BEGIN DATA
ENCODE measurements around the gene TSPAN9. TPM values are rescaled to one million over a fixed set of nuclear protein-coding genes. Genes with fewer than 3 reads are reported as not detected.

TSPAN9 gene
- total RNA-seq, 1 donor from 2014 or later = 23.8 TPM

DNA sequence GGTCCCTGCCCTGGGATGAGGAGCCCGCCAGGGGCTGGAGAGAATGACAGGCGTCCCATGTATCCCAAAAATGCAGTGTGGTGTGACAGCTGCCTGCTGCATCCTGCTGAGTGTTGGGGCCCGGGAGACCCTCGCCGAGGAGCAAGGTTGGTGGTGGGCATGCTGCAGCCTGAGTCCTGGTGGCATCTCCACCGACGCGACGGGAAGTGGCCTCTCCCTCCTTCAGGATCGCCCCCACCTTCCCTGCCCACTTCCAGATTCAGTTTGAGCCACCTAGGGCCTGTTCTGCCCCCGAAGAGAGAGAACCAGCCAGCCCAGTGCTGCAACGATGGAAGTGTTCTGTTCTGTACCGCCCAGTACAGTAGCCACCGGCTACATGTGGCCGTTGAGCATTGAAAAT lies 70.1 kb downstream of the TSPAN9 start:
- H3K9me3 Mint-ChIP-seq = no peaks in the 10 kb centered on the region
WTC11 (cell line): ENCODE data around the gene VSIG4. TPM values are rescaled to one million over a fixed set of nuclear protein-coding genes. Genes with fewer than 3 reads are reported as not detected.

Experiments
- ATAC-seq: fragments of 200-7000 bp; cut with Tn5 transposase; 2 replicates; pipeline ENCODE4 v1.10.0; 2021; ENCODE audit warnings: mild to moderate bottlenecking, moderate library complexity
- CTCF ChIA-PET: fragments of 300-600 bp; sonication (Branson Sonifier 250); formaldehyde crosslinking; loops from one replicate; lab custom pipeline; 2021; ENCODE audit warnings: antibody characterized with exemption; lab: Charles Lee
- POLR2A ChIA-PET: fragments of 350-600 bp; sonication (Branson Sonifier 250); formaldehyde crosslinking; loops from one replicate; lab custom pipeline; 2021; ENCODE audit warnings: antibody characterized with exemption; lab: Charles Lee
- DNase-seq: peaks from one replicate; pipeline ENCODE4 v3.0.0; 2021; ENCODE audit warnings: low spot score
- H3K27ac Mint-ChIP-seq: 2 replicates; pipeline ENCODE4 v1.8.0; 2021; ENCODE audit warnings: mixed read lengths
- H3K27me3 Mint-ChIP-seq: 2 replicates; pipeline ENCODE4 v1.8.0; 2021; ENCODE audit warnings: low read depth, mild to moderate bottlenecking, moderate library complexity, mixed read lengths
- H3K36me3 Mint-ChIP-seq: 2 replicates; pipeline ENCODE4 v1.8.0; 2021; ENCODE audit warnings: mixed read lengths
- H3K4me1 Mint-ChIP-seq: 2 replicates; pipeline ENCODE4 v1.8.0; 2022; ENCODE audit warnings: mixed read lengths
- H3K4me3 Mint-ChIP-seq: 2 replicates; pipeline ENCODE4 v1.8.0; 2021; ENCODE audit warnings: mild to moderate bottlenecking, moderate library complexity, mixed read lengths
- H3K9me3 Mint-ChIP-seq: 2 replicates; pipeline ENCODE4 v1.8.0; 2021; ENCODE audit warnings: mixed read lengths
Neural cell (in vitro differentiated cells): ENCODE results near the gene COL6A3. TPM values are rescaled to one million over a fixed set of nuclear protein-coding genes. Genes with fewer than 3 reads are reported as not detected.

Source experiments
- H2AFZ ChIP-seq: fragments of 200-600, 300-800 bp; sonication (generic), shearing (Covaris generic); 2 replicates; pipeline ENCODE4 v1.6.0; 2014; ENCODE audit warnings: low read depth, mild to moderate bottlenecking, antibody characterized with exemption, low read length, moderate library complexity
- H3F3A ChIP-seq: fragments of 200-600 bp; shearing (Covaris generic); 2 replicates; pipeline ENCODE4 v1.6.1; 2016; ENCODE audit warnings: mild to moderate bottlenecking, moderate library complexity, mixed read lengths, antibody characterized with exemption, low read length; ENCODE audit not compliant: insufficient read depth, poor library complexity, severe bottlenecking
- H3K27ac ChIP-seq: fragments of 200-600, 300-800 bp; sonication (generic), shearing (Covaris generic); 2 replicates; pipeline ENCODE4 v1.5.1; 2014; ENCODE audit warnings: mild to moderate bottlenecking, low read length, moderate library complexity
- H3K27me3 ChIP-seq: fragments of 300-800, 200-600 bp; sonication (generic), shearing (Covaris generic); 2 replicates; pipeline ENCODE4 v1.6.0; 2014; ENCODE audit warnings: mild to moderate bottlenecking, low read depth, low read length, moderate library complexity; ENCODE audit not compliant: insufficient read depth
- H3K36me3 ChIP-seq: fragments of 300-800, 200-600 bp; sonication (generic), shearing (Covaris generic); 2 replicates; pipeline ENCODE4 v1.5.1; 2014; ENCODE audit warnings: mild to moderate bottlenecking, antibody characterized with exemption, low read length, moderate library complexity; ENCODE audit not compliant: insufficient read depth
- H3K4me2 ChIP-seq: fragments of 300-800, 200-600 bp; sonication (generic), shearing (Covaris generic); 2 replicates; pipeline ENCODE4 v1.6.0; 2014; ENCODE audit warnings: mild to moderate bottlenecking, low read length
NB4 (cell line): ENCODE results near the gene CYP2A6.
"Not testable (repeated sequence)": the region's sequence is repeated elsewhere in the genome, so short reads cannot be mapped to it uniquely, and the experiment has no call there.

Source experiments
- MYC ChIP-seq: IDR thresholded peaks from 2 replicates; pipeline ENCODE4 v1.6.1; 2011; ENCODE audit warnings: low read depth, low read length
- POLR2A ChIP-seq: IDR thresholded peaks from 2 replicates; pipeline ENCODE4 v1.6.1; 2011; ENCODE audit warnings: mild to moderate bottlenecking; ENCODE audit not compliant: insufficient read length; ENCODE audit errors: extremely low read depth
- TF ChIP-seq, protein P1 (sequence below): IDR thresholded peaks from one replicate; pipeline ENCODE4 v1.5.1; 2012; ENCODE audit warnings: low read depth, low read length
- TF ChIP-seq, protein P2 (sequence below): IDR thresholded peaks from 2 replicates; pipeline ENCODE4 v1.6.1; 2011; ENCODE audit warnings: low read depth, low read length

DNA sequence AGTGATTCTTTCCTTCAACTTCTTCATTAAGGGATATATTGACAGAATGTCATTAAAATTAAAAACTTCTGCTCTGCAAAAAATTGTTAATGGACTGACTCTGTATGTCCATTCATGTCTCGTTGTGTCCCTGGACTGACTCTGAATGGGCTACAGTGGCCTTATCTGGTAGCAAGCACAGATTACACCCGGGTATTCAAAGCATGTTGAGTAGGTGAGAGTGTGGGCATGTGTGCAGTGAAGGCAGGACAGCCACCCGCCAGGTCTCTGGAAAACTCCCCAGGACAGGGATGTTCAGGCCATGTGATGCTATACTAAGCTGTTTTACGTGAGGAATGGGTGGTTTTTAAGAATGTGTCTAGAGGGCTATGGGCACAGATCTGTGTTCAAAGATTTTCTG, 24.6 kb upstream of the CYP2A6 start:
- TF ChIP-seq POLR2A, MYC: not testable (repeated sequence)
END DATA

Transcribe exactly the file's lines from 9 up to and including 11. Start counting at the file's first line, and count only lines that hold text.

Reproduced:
- CTCF ChIA-PET: fragments of 300-600 bp; sonication (Branson Sonifier 250); formaldehyde crosslinking; loops from one replicate; lab custom pipeline; 2021; ENCODE audit warnings: antibody characterized with exemption; lab: Charles Lee
- POLR2A ChIA-PET: fragments of 350-600 bp; sonication (Branson Sonifier 250); formaldehyde crosslinking; loops from one replicate; lab custom pipeline; 2021; ENCODE audit warnings: antibody characterized with exemption; lab: Charles Lee
- DNase-seq: peaks from one replicate; pipeline ENCODE4 v3.0.0; 2021; ENCODE audit warnings: low spot score